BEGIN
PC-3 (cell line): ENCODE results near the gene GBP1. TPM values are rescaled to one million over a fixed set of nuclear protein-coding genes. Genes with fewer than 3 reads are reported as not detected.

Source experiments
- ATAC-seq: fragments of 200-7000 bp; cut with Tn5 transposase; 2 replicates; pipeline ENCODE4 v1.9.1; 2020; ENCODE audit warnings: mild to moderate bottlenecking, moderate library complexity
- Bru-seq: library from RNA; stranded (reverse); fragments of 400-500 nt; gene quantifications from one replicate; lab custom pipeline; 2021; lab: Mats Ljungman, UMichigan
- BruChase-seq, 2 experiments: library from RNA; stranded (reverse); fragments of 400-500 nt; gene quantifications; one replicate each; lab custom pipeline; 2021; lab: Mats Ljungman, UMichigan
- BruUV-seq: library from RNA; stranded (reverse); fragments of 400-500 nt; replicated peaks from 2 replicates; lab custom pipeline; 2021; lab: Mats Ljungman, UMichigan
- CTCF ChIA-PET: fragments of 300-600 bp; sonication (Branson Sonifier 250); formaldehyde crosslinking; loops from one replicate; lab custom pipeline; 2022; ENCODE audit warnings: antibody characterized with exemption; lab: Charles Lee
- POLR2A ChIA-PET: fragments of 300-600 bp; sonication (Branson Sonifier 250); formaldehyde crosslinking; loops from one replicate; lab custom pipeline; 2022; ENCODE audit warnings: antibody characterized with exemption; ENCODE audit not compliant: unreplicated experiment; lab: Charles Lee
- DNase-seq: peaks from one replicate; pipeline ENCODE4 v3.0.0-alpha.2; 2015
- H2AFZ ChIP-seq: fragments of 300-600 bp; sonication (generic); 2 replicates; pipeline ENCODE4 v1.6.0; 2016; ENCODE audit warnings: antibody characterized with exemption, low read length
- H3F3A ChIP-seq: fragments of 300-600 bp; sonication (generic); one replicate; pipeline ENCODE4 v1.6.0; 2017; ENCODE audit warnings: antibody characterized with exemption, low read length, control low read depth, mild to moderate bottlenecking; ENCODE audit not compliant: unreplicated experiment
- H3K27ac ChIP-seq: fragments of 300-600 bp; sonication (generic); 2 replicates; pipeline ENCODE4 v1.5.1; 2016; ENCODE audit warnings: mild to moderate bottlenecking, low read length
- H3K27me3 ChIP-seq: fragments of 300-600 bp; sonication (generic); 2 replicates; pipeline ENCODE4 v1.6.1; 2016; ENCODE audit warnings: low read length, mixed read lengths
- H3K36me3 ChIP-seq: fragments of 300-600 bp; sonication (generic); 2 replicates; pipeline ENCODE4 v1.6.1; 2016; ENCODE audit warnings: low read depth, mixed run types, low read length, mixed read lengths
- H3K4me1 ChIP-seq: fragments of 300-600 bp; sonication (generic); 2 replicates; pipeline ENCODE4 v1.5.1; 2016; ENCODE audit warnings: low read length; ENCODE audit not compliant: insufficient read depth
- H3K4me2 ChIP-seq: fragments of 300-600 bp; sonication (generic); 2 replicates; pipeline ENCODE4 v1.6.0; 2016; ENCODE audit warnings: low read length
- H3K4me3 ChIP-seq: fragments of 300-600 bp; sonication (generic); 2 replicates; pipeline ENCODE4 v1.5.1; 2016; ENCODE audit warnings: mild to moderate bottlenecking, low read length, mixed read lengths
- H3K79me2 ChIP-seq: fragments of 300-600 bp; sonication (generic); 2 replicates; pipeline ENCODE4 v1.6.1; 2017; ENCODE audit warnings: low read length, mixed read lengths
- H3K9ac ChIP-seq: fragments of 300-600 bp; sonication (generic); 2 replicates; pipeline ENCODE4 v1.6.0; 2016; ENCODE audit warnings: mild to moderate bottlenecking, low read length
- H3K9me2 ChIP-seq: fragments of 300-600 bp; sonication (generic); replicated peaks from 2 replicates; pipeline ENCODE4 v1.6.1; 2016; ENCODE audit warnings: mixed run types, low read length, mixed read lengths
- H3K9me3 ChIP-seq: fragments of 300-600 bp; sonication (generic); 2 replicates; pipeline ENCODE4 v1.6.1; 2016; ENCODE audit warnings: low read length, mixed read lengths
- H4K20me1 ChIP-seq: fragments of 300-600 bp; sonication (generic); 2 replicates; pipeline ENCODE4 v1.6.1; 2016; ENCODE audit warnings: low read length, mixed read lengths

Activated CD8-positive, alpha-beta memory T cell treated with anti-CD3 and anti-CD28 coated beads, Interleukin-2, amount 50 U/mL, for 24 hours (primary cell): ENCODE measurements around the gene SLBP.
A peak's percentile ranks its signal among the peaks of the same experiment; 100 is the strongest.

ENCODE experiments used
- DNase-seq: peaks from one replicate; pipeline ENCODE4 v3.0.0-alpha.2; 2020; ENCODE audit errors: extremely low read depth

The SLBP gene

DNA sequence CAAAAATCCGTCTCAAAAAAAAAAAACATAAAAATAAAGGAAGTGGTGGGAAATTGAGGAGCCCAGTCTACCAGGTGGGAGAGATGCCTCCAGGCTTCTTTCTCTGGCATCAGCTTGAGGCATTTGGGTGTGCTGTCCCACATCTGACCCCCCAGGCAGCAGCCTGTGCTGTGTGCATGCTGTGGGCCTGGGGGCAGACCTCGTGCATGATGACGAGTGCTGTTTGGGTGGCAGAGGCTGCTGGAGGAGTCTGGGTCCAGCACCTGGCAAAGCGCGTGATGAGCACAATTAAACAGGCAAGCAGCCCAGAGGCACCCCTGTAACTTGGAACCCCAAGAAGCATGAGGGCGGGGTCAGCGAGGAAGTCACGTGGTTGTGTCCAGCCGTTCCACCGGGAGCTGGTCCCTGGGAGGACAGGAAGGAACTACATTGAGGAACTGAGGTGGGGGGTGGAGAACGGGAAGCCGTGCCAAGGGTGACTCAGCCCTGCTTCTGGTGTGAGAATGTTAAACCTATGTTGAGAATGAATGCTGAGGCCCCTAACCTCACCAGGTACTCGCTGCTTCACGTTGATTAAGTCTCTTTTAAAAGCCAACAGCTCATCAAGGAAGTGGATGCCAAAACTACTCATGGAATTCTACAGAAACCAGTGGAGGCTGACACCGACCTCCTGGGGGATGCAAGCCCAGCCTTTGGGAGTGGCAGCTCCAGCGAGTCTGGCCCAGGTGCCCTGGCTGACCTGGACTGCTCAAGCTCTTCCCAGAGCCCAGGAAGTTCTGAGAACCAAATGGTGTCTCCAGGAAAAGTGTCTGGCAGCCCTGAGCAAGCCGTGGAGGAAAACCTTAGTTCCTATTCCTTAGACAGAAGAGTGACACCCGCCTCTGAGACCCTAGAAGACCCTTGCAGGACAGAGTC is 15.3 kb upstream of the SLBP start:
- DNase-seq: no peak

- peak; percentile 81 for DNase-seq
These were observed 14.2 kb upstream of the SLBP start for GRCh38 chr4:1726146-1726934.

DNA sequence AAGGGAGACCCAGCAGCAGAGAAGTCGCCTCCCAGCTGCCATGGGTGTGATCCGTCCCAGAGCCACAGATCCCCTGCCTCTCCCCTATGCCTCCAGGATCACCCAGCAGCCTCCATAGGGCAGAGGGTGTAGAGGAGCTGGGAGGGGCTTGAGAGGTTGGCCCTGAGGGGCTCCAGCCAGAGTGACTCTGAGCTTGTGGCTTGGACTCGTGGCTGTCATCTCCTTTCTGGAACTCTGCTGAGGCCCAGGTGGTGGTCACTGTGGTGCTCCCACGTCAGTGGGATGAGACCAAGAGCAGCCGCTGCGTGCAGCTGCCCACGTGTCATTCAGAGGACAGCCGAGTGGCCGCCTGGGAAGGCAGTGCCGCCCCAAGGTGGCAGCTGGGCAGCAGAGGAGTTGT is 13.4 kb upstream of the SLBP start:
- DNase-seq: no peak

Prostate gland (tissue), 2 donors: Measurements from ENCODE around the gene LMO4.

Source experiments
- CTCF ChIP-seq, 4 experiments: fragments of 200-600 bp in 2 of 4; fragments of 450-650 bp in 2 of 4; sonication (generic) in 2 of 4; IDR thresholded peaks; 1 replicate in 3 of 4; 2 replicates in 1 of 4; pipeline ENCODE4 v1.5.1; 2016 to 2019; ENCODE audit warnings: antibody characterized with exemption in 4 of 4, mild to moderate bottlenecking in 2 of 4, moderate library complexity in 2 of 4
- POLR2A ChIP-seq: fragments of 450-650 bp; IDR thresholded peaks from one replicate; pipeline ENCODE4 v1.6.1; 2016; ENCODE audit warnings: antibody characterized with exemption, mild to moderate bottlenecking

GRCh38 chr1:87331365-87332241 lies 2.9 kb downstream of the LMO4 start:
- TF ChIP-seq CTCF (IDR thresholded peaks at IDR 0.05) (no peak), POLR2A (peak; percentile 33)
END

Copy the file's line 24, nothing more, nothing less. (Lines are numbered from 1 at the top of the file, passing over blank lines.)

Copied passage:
A peak's percentile ranks its signal among the peaks of the same experiment; 100 is the strongest.